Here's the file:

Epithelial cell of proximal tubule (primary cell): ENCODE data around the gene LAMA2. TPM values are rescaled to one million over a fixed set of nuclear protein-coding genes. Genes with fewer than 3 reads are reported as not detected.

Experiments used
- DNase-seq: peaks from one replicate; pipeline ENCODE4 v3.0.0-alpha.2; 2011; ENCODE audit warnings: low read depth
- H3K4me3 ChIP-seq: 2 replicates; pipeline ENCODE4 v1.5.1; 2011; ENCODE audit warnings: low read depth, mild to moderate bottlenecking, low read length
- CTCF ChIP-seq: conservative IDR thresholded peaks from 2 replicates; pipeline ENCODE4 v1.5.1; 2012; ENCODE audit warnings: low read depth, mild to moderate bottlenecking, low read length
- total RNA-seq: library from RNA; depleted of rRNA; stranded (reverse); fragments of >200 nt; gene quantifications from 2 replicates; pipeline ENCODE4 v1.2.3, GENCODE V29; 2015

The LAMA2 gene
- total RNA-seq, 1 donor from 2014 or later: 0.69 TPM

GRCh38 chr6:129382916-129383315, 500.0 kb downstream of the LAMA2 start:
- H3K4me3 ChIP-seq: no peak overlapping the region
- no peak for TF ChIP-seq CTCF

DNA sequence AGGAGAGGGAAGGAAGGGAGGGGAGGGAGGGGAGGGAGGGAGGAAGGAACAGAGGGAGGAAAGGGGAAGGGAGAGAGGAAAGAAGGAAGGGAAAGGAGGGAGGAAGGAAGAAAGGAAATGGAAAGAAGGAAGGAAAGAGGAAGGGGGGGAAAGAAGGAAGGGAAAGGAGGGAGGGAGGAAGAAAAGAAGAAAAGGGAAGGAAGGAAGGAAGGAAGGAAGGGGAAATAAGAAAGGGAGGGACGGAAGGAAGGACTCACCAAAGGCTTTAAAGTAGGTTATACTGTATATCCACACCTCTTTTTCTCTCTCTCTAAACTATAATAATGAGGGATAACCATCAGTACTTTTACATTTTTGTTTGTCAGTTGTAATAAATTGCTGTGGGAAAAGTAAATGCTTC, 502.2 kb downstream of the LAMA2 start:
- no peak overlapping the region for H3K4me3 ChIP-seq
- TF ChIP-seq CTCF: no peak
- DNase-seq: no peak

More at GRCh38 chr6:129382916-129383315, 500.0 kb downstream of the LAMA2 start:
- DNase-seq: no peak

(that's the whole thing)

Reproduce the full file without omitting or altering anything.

Epithelial cell of proximal tubule (primary cell): ENCODE data around the gene LAMA2. TPM values are rescaled to one million over a fixed set of nuclear protein-coding genes. Genes with fewer than 3 reads are reported as not detected.

Experiments used
- DNase-seq: peaks from one replicate; pipeline ENCODE4 v3.0.0-alpha.2; 2011; ENCODE audit warnings: low read depth
- H3K4me3 ChIP-seq: 2 replicates; pipeline ENCODE4 v1.5.1; 2011; ENCODE audit warnings: low read depth, mild to moderate bottlenecking, low read length
- CTCF ChIP-seq: conservative IDR thresholded peaks from 2 replicates; pipeline ENCODE4 v1.5.1; 2012; ENCODE audit warnings: low read depth, mild to moderate bottlenecking, low read length
- total RNA-seq: library from RNA; depleted of rRNA; stranded (reverse); fragments of >200 nt; gene quantifications from 2 replicates; pipeline ENCODE4 v1.2.3, GENCODE V29; 2015

The LAMA2 gene
- total RNA-seq, 1 donor from 2014 or later: 0.69 TPM

GRCh38 chr6:129382916-129383315, 500.0 kb downstream of the LAMA2 start:
- H3K4me3 ChIP-seq: no peak overlapping the region
- no peak for TF ChIP-seq CTCF

DNA sequence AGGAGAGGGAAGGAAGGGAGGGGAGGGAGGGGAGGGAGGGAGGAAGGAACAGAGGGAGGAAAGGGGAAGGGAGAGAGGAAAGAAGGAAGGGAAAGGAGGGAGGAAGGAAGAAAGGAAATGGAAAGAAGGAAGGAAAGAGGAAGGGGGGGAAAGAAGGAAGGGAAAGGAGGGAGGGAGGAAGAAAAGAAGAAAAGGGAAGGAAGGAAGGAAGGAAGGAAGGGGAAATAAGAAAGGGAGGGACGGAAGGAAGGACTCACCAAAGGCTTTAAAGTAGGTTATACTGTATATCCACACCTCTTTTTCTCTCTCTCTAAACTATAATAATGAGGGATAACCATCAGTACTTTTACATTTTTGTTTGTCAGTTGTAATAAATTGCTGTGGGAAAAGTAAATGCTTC, 502.2 kb downstream of the LAMA2 start:
- no peak overlapping the region for H3K4me3 ChIP-seq
- TF ChIP-seq CTCF: no peak
- DNase-seq: no peak

More at GRCh38 chr6:129382916-129383315, 500.0 kb downstream of the LAMA2 start:
- DNase-seq: no peak